Democratic nominee Gina Ortiz Jones hasn’t been elected to serve the people of Texas’ 23rd Congressional District. Even so, the COVID-19 crisis has inspired her to open a virtual field office to help residents connect to health care and financial resources.
“We are stepping up and, in many ways, serving as a congressional office would,” she explains via phone.
For those who have observed Jones’ solution-driven mindset during her time running for office, the decision to provide weekly updates on COVID-19 may not come as much surprise. The candidate firmly believes that leadership is actionable.
During her 2018 bid to represent the sprawling border district, Jones, now 39, was pegged by her party’s far-left wing as a Washington insider and an establishment figure. After winning that year’s runoff against Democratic Socialist Rick Trevino, she secured the nomination and went on to challenge Republican incumbent Will Hurd, who ultimately defeated her by a razor-thin margin of 926 votes.
Looking back, Jones’ campaign didn’t have the messianic feel of Beto O’Rourke’s 2018 run for the U.S. Senate. Nonetheless, the attractive and smart Jones was elevated by a rarely seen lesbian star power that inspired her backers to view her as the year’s Great Gay Hope.
The fact that she came so close to defeating Hurd fueled her second bid, boosting her enthusiastic base beyond the LGBTQ community and onto a higher tier of electability.
“I can’t believe that it’s already been two years. You have no idea how much I want to be at Taqueria El Rodeo right now,” she says, naming the Northwest Side eatery where we first met.
I tell her that I’m holding up two imaginary Gina Ortiz Jones Barbie Dolls, one from 2018 and one from this year. I ask how they’re different.
“Um ... let’s see,” she says, playing along. “To be honest, I don’t think they’re going to be too different. They are motivated by the same things, making sure that the community is well represented. Frankly, I think the Barbie Doll of 2020 would be living through COVID-19.”
That latter premise weighs over everything right now and certainly puts up a “Winding Road” sign en route to November’s election.
Jones says White House officials were warned of the oncoming coronavirus pandemic but chose not to act. “No one could have imagined that we could be living through this,” she says. “Unfortunately, much of this is needless.”
I ask her when she thinks the country will be over the worst of the pandemic.
“I’m not a doctor,” she says. “I’m just the one that listens.”
And listen she does. Jones invites Texas’ brightest minds to appear on her weekly town halls, which she posts on her Facebook page, along with Spanish captions.
I compliment her on the wide variety of experts she’s already interviewed.
“Well, I don’t know what I don’t know,” she replies. “I’ve always said, ‘If I’m the smartest person in the room, there’s a problem.’ I think part of being a good leader, Jade, is recognizing that one doesn’t have all the answers. I mean, who does? Nobody does.”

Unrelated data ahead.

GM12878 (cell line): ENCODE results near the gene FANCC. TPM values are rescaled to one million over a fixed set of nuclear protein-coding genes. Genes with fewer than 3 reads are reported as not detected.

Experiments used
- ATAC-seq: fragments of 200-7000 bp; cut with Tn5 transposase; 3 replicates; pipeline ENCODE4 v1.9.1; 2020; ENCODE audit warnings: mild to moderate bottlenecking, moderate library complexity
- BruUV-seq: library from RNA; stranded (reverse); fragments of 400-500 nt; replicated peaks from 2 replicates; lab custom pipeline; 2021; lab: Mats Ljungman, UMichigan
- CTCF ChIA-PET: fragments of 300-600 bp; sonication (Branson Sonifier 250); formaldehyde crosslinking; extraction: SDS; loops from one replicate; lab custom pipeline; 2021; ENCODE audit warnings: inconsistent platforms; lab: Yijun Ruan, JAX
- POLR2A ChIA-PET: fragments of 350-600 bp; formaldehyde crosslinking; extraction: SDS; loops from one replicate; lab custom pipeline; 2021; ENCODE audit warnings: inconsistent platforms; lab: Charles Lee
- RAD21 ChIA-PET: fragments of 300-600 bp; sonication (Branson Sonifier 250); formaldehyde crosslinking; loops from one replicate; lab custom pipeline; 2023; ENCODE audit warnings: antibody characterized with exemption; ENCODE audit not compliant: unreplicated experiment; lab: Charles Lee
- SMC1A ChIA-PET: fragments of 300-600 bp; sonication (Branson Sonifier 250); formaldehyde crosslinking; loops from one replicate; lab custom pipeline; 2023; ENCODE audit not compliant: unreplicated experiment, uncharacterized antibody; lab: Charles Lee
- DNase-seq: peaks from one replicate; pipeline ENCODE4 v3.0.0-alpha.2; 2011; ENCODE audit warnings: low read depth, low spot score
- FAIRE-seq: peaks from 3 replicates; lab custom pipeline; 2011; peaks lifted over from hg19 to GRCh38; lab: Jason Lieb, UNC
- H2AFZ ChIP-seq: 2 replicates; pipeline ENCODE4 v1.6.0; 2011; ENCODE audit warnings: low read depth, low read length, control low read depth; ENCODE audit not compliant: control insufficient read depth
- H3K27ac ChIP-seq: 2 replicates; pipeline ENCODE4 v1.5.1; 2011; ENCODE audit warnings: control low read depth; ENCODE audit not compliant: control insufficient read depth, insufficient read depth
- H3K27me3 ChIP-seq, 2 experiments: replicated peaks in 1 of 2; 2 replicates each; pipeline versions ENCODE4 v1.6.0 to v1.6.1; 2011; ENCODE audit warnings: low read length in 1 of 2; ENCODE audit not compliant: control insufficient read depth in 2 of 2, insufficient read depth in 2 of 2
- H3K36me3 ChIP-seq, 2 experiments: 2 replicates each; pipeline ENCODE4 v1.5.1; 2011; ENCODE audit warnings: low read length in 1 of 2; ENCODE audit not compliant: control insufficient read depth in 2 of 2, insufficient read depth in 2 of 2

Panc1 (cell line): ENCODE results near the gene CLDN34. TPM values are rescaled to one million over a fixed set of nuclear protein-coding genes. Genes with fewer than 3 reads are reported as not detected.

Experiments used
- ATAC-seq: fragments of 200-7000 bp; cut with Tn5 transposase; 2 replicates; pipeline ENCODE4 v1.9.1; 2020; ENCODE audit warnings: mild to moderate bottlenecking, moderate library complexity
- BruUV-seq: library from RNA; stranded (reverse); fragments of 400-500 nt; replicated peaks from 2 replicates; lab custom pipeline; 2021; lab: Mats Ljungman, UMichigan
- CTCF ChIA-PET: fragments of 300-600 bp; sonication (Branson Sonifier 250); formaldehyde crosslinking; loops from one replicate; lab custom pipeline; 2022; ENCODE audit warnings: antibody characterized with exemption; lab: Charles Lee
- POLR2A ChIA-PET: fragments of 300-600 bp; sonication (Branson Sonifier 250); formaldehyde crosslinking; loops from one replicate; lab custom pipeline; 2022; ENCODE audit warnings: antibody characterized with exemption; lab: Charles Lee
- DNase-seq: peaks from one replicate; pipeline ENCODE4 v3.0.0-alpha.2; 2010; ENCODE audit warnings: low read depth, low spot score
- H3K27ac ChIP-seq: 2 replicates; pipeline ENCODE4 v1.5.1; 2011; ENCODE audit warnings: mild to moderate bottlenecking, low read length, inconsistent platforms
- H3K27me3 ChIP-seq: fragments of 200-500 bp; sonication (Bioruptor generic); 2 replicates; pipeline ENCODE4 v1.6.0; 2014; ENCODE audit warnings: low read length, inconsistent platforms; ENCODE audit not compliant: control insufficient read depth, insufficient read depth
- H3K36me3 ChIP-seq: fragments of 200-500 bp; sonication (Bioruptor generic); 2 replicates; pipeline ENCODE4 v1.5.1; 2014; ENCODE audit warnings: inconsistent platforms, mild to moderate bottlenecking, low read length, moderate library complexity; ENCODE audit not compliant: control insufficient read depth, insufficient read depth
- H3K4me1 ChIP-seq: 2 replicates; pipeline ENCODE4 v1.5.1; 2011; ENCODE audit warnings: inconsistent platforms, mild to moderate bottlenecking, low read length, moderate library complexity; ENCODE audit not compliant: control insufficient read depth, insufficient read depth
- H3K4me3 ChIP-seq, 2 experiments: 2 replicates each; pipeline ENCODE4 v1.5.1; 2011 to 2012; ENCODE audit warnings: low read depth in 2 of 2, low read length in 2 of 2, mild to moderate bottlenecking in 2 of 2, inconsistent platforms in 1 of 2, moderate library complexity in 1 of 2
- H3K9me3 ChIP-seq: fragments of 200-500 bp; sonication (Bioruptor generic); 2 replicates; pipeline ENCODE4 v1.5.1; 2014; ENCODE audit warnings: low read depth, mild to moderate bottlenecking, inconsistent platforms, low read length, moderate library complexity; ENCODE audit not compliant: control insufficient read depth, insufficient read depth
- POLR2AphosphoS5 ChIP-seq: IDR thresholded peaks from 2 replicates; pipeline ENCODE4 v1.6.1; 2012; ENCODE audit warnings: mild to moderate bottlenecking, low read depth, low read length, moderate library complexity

Nine months ago, a photo of Jones standing at a memorial dedicated to the victims of last year’s mass shooting at an El Paso Walmart popped up in my Facebook feed. It struck me as a significant milestone in her journey as a Texas leader.
When I ask how the tragedy affected her personally, she pauses, seeming to flip back a few news cycles.
“It was heart-wrenching to think that anybody in our country would be targeted simply because of the color of their skin,” she says. “And it was equally heart wrenching to think that that killer was motivated by the words of our country’s leader. First, I felt I needed to call it what it was, which was a white nationalist-fueled domestic terrorist attack that caused the largest massacre of Latinos in American history.”
She continues: “It showed all of us just how dangerous this type of rhetoric can be if left unchecked. And that’s why I’ve always said, it’s not just what our leaders do, it’s also what they don’t do. It’s also the silence of so many and then the complicity of so many that are also responsible for that tragedy and continue to be responsible, unfortunately, for what’s going on today. That was another unfortunate and needless event. It shouldn’t have happened, and we know it doesn’t have to be that way.”
I ask if there’s anything she would praise about Hurd’s administration?
“Praise?” she replies slowly, as if pulling the word out of a muddy pond. I immediately wish I’d used a less celebratory term.
“In all fairness, I have heard in local communities that he has a good staff and they are responsive,” she acquiesces. “That’s a low freakin’ bar, right? If you’re praising somebody because their staff answers the phone and gets back with somebody? That just shows you just how low our expectations are.”
With her eye on the future, Jones says she would like people who attend her town halls to ask a question: “What is the world that you want after this?”
“I think people are dealing with the economic consequences and the health consequences [of COVID-19] in their own way,” she says. “I’m not going to tell anybody how they should feel about this, but people are going to walk away with their own understanding of what this has meant to them personally and what that could mean to them as they decide who their next leader should be — and they have every right to do that.”
I ask her if there’s something she’d like people to keep in mind as we continue down this path of so many unknowns.
“I think we are a resilient people,” she says. “We’ll get through this. [But] I think we’ve absolutely learned our lesson.”
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